The present invention provides for complex-value signal processing of the received useful signal. Depending on whether the useful signal is in the upper or lower reception sideband, the present invention selectively interchanges the in-phase and quadrature components of the complex-value signal. In this case, the interchange can be effected either for the complex-value useful signal itself or for the local oscillator signal which is likewise to be supplied to the mixer.

This option of interchanging the in-phase and quadrature components of the complex-value signal at the mixer input allows the signal to be processed further regardless of whether the upper or the lower sideband was modulated. In line with the present invention, the local oscillator frequency may advantageously remain unchanged between sending and receiving, with it nevertheless being possible to down-convert the channel which is above the local oscillator frequency or the channel which is below the local oscillator frequency, depending on the modulated sideband.

The principle described can also be implemented with little complexity, since only two or four multiplexers need to be additionally provided. The present invention requires no additional components for inverting the subsequent demodulation or for phase-shifting the signals. In addition, the down-conversion frequency mixer does not need to change its direction of rotation.

Depending on whether the local oscillator signal or the useful signal itself is changed over or interchanged in terms of the I and Q signal components, the generated output signal from the down-conversion frequency mixer may also have a phase shift of 90° from the signal which is actually desired and/or an inverse arithmetic sign for the generated signal. This has no disadvantageous effects on the further signal processing in the receiver, however.

In line with one embodiment of the invention, the device for interchanging the in-phase and quadrature connections comprises a first multiplexer and a second multiplexer. The outputs of the two multiplexers are connected to the in-phase and quadrature connections of the first or second inputs of the down-conversion frequency mixer.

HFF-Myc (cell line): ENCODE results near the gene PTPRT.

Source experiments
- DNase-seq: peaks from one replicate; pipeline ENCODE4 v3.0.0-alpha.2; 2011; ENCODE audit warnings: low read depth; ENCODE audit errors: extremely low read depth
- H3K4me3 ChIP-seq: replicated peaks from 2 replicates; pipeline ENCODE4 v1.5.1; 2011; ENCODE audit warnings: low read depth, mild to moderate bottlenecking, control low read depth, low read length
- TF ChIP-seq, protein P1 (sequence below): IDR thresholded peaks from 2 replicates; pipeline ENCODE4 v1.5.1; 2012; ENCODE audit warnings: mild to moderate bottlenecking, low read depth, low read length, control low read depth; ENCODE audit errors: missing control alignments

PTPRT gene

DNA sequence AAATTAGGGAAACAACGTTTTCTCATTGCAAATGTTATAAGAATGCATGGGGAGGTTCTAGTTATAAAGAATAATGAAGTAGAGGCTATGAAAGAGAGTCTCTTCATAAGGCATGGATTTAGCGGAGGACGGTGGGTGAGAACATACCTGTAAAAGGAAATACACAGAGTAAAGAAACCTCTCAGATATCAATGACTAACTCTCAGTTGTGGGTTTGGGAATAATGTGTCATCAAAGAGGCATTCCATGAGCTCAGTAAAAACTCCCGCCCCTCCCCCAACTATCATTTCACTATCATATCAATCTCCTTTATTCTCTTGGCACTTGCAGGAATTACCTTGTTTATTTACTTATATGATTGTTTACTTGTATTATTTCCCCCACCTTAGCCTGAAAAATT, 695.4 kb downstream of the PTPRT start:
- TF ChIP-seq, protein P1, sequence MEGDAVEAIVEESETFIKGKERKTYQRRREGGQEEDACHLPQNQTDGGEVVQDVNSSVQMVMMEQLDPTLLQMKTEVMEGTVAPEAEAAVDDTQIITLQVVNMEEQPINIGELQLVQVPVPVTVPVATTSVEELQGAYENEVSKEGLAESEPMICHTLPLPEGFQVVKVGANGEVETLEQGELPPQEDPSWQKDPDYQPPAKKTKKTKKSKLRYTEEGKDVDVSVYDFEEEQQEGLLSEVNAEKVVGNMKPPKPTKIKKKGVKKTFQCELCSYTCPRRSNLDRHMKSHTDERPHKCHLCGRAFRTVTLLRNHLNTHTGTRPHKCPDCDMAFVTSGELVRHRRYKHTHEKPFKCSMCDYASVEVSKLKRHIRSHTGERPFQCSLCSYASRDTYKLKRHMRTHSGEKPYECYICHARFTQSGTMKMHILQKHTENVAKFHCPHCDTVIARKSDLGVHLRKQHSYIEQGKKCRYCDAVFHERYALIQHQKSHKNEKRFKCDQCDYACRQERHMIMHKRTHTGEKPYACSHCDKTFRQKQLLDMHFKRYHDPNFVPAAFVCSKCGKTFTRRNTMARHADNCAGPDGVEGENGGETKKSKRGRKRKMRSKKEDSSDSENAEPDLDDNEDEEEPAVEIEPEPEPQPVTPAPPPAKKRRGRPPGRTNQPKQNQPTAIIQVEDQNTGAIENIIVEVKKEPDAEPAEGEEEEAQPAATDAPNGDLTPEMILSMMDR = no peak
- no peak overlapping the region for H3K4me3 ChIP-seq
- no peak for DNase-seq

Accordingly, the device for interchanging the in-phase and quadrature connections with the two multiplexers interchanges the in-phase and quadrature components either of the useful signal or of the local oscillator signal at the input of the down-conversion frequency mixer.

The two multiplexers, in one example, each have a first and a second input which are connected to one another such that the outputs of the multiplexers provide the complex-value signal split into in-phase and quadrature components either in unchanged form or in a form with interchanged components, depending on a control signal. In this case, the control inputs are preferably connected to one another in order to supply the changeover control signal. The control signal is provided on the basis of whether the down-conversion frequency mixer's useful signal at the input is modulated in terms of its upper or in terms of its lower sideband.

The receiver arrangement, in one example, comprises a heterodyne structure, for example a low-IF receiver structure. In this arrangement, besides the aforementioned down-conversion frequency mixer, which down-converts an intermediate-frequency signal to baseband in this case, a further down-conversion frequency mixer, which converts a radio-frequency signal to a complex-value intermediate-frequency signal, is connected upstream on the input side. The two down-conversion frequency mixers are preferably each supplied with a suitable local oscillator signal that may be generated by a respective phase locked loop, for example. In the case of a heterodyne receiver structure of this type, the device for changing over the in-phase and quadrature connections is accordingly connected either in the complex-value useful-signal path between the two down-conversion frequency mixers or between the frequency generator which generates the local oscillator signal and that down-conversion frequency mixer which brings about the conversion from intermediate-frequency level to baseband.

When the device for interchanging the in-phase and quadrature connections is connected between the two down-conversion frequency mixers, a further device for interchanging the in-phase and quadrature paths is advantageously connected to the output of the down-conversion frequency mixer that converts from intermediate frequency to baseband. This has the advantage that there is again compensation for an arithmetic sign caused as a result of interchanging the components of the useful signal.

Connected to the output side of the down-conversion frequency mixer provided in the general form of the invention is preferably a demodulator which demodulates the signal down-converted from intermediate-frequency level to baseband. This demodulator is preferably in the form of a quadricorrelator or in the form of a delay demodulator, depending on whether the rest of the signal processing takes place in analog or digital form.

BRIEF DESCRIPTION OF THE DRAWINGS

The invention is explained in more detail below using a plurality of exemplary embodiments with reference to the figures, in which:

FIG. 1 shows a first exemplary embodiment of the invention using a simplified block diagram, and

FIG. 2 shows a further exemplary embodiment of the present invention using a simplified block diagram.

DETAILED DESCRIPTION OF THE INVENTION